Death to Smoochy

Death to Smoochy

Odds are, Danny DeVito's black comedy Death To Smoochy didn't land on your radar when it was released 20 years ago this week, and if it did, its appearance was fleeting.

Written by Adam Resnick — a comedy writer famed for his work on counter-culture monoliths The Late Show With David Letterman and The Larry Sanders Show — this sly satire of children's television and the corrupt world lurking behind its colourful scenery, is regarded as one of the most notable box office bombs of the early noughties.

In it, Robin Williams gets a rare chance to flex his villainous chops as ‘Rainbow' Randolph, a disgraced kids presenter who's ousted and replaced by Edward Norton's goodie-two-shoes children's show purist Sheldon Mopes and his Barney-esque purple rhino alter-ego, Smoochy.

Throughout its 116 minutes, we watch as Randolph tries his best to reclaim his beloved hosting gig while Resnick employs bags of dark humour (Nazis, guns, penis-shaped cookies), to highlight the ruthless corporate greed that fuels this seemingly innocent-looking industry.

Boasting appearances from Williams, Norton, Catherine Keener and DeVito himself, the movie was eyed as a sure-fire-hit that'd help launch Film4's movie slate following a co-producing partnership with Warner Bros — but things didn't exactly go to plan.

In fact, even DeVito was forced to eventually throw up his hands and admit defeat regarding its reception from audiences, saying "It was a great experience… all the way up until Warner Bros released it."

However despite this prevailing narrative surrounding the movie's legacy, a quick "Death To Smoochy" Google search tells a different story. As DeVito's film celebrates its 20th birthday, it's clear that it wasn't as terrible as critics would have you believe — rather, it just needed a little time to find its crowd.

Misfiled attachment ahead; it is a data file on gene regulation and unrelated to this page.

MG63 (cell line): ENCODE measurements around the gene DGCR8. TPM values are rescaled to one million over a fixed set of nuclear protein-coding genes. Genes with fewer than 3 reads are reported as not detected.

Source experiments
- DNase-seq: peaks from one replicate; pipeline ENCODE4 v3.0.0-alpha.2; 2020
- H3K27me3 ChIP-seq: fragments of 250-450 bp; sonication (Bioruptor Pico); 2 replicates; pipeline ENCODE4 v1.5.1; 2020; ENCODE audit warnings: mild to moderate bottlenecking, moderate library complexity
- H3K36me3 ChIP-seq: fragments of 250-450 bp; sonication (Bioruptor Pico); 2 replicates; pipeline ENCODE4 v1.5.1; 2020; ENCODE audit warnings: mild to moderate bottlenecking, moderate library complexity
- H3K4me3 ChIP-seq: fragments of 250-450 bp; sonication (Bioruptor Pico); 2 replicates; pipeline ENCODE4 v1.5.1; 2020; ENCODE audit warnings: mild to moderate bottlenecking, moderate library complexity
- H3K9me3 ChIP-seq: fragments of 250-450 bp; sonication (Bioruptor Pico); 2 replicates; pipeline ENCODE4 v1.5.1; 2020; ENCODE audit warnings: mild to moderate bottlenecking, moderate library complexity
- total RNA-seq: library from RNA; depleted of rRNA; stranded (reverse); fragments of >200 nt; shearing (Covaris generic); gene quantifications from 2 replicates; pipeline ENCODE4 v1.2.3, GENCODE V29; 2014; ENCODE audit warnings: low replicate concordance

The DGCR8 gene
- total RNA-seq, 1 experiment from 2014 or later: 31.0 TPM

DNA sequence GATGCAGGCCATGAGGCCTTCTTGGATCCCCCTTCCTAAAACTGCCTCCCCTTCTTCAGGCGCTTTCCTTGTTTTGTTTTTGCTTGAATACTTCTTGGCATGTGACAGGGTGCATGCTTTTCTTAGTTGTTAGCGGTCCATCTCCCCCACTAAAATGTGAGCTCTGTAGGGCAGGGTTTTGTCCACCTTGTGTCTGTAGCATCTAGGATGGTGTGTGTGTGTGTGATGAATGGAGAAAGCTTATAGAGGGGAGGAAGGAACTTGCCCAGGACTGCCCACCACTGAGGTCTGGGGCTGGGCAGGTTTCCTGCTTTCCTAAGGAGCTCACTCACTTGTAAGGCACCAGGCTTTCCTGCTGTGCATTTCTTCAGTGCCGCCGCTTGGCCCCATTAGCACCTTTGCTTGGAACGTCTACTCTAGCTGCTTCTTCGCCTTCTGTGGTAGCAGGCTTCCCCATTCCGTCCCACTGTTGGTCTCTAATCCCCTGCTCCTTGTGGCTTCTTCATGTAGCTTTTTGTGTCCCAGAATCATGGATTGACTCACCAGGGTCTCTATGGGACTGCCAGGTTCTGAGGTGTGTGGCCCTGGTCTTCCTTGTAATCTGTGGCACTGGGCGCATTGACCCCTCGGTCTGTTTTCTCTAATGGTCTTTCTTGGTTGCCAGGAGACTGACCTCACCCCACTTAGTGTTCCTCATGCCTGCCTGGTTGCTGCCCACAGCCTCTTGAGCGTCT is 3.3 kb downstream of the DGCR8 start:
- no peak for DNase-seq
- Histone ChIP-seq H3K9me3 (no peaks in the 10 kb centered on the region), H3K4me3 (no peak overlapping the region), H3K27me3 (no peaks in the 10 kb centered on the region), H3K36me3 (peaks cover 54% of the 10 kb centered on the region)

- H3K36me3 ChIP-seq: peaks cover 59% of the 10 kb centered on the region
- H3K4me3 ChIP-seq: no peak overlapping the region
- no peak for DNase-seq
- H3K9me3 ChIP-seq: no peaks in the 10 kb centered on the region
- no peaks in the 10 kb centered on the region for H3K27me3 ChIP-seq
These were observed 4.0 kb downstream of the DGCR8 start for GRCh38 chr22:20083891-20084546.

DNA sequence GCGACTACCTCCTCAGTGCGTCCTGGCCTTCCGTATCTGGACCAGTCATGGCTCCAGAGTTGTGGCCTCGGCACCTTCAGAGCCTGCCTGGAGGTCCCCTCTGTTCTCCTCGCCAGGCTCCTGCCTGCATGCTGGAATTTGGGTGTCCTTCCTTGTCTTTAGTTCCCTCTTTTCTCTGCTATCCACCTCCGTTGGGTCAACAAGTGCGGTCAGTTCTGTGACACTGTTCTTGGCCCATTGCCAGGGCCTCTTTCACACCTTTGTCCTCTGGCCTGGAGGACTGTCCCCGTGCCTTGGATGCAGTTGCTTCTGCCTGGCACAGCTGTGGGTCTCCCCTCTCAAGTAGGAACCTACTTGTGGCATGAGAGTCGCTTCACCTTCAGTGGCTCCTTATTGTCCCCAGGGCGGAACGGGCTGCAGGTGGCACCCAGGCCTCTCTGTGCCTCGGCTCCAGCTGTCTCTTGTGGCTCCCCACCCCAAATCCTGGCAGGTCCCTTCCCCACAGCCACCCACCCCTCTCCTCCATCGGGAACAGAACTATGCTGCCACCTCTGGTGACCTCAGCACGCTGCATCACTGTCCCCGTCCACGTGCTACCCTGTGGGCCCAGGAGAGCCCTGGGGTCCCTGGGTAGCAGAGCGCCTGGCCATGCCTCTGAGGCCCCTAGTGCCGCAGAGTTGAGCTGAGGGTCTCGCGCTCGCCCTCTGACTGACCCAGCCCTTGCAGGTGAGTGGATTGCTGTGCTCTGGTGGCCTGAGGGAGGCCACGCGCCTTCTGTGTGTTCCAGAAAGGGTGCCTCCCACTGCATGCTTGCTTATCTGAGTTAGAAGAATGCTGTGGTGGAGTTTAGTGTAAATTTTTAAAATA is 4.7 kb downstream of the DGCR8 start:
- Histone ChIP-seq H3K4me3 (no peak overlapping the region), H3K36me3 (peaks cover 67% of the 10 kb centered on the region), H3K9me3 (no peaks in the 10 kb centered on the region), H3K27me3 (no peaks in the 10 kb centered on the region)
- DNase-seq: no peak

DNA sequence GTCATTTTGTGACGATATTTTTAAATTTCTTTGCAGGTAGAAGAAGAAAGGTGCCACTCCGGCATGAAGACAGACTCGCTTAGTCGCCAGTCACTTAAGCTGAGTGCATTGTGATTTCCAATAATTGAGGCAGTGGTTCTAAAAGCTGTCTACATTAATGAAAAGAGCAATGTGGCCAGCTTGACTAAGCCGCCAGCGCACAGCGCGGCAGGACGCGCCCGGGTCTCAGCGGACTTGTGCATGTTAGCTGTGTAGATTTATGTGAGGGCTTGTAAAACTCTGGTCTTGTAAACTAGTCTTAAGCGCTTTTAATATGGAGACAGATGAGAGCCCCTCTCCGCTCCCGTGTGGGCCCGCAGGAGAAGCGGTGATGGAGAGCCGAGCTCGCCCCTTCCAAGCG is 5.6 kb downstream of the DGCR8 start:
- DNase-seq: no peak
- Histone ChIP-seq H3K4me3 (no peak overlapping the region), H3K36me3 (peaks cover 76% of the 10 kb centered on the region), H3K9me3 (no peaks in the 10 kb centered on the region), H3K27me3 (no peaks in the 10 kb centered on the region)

Undoubtedly heightened by Williams' untimely death and the dark parallels between that event and his unusually dark performance as ‘Rainbow' Randolph, perhaps Death To Smoochy finding its tribe later in life is a great lesson in not putting too much stock on opening weekend ‘hot takes' and box office receipts.

Maybe some films need more time to settle into their own groove and meet audiences on their own terms — and when you look at the maths surrounding this movie's reviews, it doesn't take an education-loving purple rhino to help you understand that the audience love for it clearly overshadows any two-decade old negative press.

— Simon Bland, yahoo! movies

Death to Smoochy

Fri March 17, 7:30 PM, Muenzinger Auditorium

Germany, United Kingdom, United States of America; 2002; in English; 109 min, 35mm

Director: Danny DeVito, Screenplay: Adam Resnick, Cast: Robin Williams, Edward Norton, Catherine Keener, Danny DeVito, Jon Stewart



10 films for $60 with punch card
$9 general admission. $7 w/UCB student ID, $7 for senior citizens
$1 discount to anyone with a bike helmet
Free on your birthday! CU Cinema Studies students get in free.


Pay lot 360 (now only $1/hour!), across from the buffalo statue and next to the Duane Physics tower, is closest to Muenzinger. Free parking can be found after 5pm at the meters along Colorado Ave east of Folsom stadium and along University Ave west of Macky.


Park elsewhere and catch the HOP to campus

International Film Series

(Originally called The University Film Commission)
Established 1941 by James Sandoe.

First Person Cinema

(Originally called The Experimental Cinema Group)
Established 1955 by Carla Selby, Gladney Oakley, Bruce Conner and Stan Brakhage.

C.U. Film Program

(AKA The Rocky Mountain Film Center)
First offered degrees in filmmaking and critical studies in 1989 under the guidance of Virgil Grillo.

Celebrating Stan

Created by Suranjan Ganguly in 2003.

C.U. Department of Cinema Studies & Moving Image Arts

Established 2017 by Chair Ernesto Acevedo-Muñoz.

Thank you, sponsors!
Boulder International Film Festival
Department of Cinema Studies & Moving Image Arts

Looking for a gift for a friend?
Buy a Frequent Patron Punch Card for $60 at any IFS show. With the punch card you can see ten films (a value of $90).

Cox & Kjølseth
: Filmmaker Alex Cox & Pablo Kjølseth discuss film topics from their own unique perspectives.

: Pablo and Ana share Zoom-based briefs on what's currently playing at IFS

Search IFS schedules

Index of visiting artists

Sat Oct 28, 2023


At Muenzinger Auditorium

Tue Oct 31, 2023

Shaun of the Dead

At Muenzinger Auditorium

more on 35mm...